In case you were busy trying to shake off seeing the Raider Rusher, here's what you missed in sports on Wednesday.
For the first time in 21 years, the Pittsburgh Pirates will be playing postseason baseball after clinching at least a wild-card berth with their 2-1 win over the Chicago Cubs. "Congratulations, I'm so happy for you guys," Cubs manager Dale Sveum told Pirates manager Clint Hurdle after the game, "we're doing great too, really, really, really great. Me and Theo, and everyone here. We're really happy." Hurdle opened his mouth to talk, but Sveum continued to speak, "and we're happy for you. But really we're just happy, so, so happy. And sure, we don't have everything you have. Who does? I mean, Andrew, what a kid. What a kid. We know all about Andrew and his exploits. I mean, our Anthony is great, but he's no Andrew. No, no he isn't." Hurdle nodded sympathetically as Sveum briefly lost his train of thought. "I'm sorry, what was I saying? Oh yes, how happy we are here as Cubs. That's the important thing; that we're happy. And you're happy. Everyone is happy." Sveum smiled, content with his self-presentation, and Hurdle didn't have the heart to tell him that his jersey had been tucked into his underwear the entire time.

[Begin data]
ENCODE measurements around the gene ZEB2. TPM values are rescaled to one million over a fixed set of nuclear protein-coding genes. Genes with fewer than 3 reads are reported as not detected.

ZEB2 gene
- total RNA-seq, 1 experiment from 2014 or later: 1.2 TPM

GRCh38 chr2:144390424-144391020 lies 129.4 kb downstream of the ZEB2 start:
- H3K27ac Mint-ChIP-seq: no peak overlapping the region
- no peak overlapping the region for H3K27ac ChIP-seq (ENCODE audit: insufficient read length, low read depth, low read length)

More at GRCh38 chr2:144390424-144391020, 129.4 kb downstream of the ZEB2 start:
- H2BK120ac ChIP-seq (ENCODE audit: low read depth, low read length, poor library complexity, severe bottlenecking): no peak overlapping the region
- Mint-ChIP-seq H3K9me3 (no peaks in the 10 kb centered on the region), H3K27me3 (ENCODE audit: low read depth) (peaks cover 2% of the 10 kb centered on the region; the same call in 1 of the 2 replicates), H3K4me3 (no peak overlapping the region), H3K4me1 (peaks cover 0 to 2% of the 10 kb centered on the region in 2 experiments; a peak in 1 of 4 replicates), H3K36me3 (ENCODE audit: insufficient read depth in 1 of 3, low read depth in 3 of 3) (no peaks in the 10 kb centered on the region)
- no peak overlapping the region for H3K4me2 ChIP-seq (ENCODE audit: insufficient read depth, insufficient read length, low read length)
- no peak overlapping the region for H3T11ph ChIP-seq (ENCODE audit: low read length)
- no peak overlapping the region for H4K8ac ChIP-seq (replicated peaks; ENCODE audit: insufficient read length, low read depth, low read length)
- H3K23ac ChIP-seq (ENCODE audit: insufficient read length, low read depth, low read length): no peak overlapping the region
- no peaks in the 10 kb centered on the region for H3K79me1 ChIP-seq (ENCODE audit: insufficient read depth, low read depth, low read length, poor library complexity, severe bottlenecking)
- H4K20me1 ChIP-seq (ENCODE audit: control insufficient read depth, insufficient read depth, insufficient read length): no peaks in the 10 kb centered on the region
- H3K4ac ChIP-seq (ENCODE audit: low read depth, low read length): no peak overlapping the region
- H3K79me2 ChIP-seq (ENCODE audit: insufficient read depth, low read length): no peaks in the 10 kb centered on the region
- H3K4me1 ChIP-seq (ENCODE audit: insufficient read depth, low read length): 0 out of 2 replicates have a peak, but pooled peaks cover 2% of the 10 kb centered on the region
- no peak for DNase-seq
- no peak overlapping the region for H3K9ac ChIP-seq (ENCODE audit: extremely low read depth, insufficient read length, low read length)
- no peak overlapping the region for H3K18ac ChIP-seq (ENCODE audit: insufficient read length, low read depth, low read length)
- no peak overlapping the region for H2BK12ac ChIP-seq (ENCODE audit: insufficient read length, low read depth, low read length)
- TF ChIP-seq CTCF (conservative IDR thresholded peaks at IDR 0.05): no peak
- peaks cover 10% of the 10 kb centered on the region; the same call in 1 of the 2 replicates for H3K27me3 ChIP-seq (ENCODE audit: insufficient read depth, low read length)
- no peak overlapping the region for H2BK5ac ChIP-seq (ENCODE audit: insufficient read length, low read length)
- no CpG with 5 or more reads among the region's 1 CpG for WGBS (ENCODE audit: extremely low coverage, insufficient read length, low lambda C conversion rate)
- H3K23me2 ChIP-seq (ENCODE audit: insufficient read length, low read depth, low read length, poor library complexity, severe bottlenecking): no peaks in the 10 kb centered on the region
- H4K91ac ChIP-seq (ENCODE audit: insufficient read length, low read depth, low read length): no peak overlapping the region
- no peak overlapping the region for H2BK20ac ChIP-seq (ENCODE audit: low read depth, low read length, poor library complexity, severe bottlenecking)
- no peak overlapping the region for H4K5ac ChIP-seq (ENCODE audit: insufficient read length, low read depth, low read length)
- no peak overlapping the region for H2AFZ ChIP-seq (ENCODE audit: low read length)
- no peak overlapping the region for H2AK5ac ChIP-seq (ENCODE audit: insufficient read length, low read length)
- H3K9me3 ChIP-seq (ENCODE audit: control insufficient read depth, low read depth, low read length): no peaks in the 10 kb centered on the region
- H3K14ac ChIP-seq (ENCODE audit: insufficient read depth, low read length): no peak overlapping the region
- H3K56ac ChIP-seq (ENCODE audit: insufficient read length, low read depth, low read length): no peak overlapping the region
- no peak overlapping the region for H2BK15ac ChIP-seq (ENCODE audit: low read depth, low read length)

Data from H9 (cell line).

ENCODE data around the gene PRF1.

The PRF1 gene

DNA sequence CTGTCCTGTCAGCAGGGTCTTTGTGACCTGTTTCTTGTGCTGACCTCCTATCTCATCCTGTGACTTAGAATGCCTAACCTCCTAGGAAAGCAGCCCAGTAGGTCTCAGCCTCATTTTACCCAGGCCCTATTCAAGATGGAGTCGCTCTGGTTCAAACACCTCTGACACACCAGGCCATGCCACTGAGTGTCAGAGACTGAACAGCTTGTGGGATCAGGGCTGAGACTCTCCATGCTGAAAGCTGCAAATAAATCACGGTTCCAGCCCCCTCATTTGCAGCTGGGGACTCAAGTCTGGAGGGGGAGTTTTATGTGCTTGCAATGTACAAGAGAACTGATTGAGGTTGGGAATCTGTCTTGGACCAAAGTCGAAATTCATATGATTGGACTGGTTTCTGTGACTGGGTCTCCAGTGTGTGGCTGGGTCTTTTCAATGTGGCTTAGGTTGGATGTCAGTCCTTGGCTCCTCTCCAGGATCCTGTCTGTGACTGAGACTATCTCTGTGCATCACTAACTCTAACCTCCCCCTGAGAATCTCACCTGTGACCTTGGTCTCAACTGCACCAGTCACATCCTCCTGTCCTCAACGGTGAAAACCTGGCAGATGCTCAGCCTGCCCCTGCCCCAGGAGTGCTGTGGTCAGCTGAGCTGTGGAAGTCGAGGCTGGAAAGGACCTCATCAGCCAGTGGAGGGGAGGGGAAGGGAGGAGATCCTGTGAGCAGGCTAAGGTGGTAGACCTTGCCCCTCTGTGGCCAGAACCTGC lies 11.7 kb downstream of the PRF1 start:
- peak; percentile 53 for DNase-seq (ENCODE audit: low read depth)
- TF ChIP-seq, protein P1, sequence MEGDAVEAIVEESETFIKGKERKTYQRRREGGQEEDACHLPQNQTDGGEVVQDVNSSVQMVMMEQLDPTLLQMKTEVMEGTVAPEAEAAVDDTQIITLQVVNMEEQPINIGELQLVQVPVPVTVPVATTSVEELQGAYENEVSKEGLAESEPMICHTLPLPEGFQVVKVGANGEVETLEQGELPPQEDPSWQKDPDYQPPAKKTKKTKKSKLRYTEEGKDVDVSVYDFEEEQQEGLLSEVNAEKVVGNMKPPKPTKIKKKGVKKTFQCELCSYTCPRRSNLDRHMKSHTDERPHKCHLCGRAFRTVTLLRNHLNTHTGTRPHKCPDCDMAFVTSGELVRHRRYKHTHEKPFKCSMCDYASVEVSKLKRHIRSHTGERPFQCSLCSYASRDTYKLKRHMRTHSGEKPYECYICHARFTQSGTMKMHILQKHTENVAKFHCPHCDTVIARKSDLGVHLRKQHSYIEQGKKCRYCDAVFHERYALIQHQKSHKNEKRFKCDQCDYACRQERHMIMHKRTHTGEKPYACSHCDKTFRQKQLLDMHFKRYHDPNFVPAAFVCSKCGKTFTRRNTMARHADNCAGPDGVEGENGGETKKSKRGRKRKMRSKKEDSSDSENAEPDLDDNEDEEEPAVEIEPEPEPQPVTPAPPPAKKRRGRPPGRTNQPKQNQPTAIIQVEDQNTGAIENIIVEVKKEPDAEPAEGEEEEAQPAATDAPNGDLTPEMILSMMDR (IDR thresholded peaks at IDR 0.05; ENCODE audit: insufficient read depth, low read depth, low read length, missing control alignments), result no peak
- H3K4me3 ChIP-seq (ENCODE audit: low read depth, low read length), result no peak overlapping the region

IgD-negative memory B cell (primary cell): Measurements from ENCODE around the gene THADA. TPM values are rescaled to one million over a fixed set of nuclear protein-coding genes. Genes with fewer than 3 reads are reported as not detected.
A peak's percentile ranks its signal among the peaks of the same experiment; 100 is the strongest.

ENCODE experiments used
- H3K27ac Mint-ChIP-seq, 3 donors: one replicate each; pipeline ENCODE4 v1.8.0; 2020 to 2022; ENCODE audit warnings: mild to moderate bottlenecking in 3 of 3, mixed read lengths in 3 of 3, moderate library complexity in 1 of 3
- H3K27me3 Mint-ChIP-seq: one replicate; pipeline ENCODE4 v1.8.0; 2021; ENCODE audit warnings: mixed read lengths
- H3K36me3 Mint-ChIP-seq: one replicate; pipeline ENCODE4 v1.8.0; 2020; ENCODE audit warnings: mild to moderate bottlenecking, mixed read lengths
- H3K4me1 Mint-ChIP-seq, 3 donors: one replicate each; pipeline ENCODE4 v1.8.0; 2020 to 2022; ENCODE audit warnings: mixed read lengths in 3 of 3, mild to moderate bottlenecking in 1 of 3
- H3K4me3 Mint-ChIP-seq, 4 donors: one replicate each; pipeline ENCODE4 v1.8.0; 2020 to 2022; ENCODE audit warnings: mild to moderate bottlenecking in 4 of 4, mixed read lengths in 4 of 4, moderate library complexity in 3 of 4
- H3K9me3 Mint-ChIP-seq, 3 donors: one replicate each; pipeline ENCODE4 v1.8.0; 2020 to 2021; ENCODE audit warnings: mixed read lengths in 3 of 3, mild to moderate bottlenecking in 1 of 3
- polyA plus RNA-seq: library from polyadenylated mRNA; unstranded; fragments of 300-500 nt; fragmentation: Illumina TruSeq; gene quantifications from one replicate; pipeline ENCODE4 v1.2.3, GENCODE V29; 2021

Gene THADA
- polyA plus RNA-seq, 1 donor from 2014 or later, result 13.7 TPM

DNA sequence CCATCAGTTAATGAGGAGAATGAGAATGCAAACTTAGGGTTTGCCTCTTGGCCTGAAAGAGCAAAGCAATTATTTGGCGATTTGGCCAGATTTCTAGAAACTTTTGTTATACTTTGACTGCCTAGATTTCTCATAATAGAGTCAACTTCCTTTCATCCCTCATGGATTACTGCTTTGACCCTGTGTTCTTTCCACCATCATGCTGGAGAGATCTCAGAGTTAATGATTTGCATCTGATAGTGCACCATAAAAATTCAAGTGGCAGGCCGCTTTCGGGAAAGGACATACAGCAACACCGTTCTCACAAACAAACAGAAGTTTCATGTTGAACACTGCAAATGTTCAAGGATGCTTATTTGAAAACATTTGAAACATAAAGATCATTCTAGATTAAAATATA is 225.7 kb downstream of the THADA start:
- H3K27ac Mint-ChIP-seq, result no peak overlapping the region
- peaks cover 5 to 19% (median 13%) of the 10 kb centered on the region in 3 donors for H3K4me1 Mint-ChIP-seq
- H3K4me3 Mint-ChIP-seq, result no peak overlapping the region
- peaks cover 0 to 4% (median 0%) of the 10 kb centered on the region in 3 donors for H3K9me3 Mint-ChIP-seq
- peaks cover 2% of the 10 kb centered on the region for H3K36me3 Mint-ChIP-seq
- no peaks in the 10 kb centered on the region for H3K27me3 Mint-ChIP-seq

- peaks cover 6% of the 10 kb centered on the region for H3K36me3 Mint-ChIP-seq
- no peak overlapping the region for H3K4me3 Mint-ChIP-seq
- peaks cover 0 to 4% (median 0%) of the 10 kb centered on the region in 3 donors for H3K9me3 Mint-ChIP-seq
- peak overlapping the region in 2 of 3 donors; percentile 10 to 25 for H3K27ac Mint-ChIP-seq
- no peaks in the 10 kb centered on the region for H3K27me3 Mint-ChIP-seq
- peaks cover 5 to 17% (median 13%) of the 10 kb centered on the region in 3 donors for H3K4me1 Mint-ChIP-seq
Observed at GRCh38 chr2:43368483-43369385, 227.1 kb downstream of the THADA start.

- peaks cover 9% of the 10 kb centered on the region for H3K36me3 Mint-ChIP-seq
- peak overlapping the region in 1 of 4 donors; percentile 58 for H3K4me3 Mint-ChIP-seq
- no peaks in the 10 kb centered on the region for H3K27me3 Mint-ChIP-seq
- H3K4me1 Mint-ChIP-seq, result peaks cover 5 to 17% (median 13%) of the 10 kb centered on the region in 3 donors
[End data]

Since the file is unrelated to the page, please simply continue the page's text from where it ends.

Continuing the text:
Peyton Manning led the Broncos to their 14th straight regular-season win as they easily beat the Oakland Raiders 37-21 at home. Things got even worse for the Raiders as quarterback Terrelle Pryor was knocked out of the game with a concussion, or as NFL commissioner Roger Goodell referred to it, "Terrelle who? What are you talking about? Never heard of the guy in my life, have you, Mark? Terrelle Pryor?" to which NCAA president Mark Emmert responded, "Nope, Roger. Me neither. Never heard of this 'Terrelle Pryor' before. Weird."